Auf Der Bahn Zum Uranus

"Gäa was one of the more obscure German underground bands from the 70s.  They recorded one album for the Kerston label.  According to legend, after the album was released, many copies were destroyed due to poor sales.  Of course this has driven the price of an original copy into the stratosphere.

The five piece had a sound a bit similar to early Eloy.  Lots of organ, some flute, but more importantly some of the most wicked Hendrix influenced leads you will hear.  Whip it all together with production that sounds like it was recorded in a massive echo chamber and you've got a winner.  A stone cold killer." - ProgArchives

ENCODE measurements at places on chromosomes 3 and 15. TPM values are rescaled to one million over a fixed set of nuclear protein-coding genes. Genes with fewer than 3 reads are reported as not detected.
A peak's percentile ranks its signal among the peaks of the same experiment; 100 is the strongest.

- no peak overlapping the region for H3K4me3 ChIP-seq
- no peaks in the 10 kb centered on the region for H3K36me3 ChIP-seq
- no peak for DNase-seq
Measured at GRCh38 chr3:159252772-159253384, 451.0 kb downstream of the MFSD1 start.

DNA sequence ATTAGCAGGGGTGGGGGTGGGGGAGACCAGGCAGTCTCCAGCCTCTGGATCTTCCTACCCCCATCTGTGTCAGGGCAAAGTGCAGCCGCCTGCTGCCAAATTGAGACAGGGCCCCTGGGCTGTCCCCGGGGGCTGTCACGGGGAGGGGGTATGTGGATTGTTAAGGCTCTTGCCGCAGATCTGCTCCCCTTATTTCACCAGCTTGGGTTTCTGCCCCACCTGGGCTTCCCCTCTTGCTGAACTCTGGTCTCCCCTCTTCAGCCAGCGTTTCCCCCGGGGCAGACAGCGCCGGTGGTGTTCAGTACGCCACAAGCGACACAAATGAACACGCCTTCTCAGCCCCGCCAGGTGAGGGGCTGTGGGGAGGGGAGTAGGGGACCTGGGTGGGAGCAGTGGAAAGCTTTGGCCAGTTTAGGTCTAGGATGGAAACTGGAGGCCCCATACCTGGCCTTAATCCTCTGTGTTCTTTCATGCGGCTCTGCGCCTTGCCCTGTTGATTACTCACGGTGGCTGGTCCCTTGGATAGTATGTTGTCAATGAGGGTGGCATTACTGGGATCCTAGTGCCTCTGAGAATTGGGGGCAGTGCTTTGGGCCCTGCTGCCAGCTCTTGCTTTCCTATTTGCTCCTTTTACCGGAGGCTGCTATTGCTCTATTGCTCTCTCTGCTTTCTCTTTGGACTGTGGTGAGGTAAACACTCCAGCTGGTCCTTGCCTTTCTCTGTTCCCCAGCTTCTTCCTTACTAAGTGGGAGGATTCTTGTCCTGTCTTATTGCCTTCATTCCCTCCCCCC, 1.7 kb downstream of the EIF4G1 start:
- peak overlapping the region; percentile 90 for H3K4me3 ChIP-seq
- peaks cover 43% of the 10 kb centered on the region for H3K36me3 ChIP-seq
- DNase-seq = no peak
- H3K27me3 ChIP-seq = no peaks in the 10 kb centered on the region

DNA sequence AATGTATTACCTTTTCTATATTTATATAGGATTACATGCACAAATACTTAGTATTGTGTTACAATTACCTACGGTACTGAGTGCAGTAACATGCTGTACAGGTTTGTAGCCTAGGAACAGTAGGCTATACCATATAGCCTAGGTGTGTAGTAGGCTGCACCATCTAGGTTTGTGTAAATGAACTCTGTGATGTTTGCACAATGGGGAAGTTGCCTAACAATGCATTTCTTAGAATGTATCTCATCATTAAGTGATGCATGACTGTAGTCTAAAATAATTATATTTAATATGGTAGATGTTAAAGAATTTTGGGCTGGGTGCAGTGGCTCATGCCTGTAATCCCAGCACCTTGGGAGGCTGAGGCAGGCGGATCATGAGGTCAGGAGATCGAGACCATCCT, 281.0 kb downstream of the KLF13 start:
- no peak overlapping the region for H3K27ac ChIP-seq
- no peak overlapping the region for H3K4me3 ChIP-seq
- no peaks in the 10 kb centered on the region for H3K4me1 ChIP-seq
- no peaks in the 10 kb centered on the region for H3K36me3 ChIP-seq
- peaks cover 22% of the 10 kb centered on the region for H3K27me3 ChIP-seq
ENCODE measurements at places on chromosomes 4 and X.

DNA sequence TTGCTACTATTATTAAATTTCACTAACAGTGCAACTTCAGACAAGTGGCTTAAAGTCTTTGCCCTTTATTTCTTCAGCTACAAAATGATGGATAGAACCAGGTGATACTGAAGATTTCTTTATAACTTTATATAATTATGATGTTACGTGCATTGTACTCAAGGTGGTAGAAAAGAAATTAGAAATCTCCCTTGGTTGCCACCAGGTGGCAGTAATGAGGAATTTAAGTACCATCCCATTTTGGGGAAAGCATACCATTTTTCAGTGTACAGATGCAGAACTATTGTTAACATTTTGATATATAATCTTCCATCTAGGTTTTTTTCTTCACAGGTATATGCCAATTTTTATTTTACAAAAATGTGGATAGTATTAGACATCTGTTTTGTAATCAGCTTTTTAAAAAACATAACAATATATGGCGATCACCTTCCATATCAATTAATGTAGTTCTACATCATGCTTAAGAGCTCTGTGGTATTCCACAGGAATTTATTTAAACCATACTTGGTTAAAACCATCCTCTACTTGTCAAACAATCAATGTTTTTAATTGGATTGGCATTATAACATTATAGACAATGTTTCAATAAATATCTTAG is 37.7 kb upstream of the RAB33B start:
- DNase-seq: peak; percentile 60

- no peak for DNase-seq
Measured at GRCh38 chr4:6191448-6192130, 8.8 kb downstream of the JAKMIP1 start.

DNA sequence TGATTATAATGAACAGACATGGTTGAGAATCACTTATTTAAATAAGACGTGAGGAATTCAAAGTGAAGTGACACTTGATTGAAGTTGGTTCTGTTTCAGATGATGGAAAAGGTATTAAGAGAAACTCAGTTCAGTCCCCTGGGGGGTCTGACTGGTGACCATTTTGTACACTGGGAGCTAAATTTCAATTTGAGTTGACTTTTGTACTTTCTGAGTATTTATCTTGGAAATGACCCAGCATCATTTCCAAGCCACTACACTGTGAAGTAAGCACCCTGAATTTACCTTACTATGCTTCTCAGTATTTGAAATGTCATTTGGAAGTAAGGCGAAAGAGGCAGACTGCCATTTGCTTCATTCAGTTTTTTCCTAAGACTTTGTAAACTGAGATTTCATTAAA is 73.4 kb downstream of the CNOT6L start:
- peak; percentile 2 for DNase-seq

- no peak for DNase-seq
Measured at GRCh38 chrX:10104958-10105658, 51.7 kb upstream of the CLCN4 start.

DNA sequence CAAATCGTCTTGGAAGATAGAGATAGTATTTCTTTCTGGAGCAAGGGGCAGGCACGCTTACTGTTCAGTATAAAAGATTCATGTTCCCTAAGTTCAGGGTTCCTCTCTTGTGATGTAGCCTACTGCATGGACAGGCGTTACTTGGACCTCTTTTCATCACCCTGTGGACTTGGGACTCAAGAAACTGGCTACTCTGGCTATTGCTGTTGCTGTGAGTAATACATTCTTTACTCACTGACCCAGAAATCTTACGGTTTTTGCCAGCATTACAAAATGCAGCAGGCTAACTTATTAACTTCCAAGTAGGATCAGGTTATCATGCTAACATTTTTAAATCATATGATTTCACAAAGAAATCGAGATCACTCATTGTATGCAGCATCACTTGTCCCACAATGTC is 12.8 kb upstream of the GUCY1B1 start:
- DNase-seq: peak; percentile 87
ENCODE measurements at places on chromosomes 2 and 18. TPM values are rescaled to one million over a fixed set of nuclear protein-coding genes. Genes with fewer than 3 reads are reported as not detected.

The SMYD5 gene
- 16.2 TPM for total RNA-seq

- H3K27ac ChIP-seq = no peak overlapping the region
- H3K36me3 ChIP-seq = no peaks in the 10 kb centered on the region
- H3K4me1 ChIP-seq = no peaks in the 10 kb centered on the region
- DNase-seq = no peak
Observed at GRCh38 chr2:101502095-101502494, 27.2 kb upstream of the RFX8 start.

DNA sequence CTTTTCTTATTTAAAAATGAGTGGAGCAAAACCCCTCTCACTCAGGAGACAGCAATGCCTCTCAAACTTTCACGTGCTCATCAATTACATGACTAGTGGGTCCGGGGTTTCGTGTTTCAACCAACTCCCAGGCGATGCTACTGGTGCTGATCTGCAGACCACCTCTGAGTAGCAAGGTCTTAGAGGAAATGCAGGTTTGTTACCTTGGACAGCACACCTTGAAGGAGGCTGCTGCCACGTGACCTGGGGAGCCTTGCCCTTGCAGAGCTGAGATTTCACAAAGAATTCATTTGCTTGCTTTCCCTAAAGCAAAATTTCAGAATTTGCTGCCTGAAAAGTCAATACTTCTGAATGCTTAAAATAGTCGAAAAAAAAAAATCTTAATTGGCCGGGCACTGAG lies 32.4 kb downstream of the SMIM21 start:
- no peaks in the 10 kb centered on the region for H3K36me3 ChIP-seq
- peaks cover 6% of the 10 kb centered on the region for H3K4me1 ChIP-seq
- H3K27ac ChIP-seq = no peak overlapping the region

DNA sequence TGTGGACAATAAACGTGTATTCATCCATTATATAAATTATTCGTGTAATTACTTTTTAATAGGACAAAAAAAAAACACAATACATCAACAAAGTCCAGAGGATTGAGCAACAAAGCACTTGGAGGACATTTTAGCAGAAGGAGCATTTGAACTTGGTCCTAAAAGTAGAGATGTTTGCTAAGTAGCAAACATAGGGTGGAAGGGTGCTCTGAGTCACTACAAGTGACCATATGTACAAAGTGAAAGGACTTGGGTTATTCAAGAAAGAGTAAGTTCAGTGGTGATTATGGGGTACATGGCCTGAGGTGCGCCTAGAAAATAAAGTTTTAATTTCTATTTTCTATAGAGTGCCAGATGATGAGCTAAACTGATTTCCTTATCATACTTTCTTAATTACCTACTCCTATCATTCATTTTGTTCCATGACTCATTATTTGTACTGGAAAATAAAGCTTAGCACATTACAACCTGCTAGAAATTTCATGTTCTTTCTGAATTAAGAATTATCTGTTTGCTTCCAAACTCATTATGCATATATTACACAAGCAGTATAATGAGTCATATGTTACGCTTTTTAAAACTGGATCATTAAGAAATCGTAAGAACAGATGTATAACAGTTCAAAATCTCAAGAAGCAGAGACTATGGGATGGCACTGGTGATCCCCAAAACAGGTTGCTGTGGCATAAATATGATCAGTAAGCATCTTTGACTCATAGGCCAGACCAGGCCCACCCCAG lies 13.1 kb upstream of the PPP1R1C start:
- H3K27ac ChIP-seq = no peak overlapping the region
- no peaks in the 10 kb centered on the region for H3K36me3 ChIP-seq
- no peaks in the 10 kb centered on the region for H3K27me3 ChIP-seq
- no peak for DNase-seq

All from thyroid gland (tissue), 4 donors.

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  • "Santana's fourth album, Caravanserai, finally being reissued and remastered by Columbia Legacy/Sony, is a landmark recording for the band. Originally released in 1973, this album marked a change for the band, as they were moving away from the Latin tinged psychedelic pop rock of their earlier recordings to a more ethereal, jazz fusion based sound. Change also brought about line-up shuffles, as after this album second guitarist Neal Schon and keyboard player/singer Gregg Rolie left the band to form Journey. Famed keyboard virtuoso Tom Coster made his first appearance on this release, and he later spent many years alongside Carlos Santana in various incarnations of the band. The influence of groups such as Weather Report, Mahavishnu Orchestra, Lifetime, Miles Davis, Larry Coryell's Eleventh House, and John Coltrane are heard all throughout this CD. Latin percussion mixes with swirling organ while Santana and Schon's guitar licks run rampant on each track. While the bands signature melody on "Song of the Wind" still remains a classic, it's the extended breakouts on tunes like "La Fuente Del Ritmo" , complete with an amazing electric piano solo from Coster, and the energetic "Just in Time to See the Sun" that really shine. Drummer Mike Shrieve comes into his own on this albums more jazzy context, and the percussive tandem of Jose "Chepito" Areas, Mingo Lewis, and the legendary Armando Peraza provide the perfect Latin rhythms. "Every Step of the Way" features some wicked guitar work from Schon and Santana, supported by manic percussion and raging organ from Rolie, and stands out as a classic example of Latin jazz fusion.My advice to you all, don't walk, but run to your local CD shop and indulge yourself in this timeless classic. The remaster job is superb, with every instrument crisp and clear, and you get a nice booklet that goes into the history behind the album. A must have!" - Sea Of Tranquility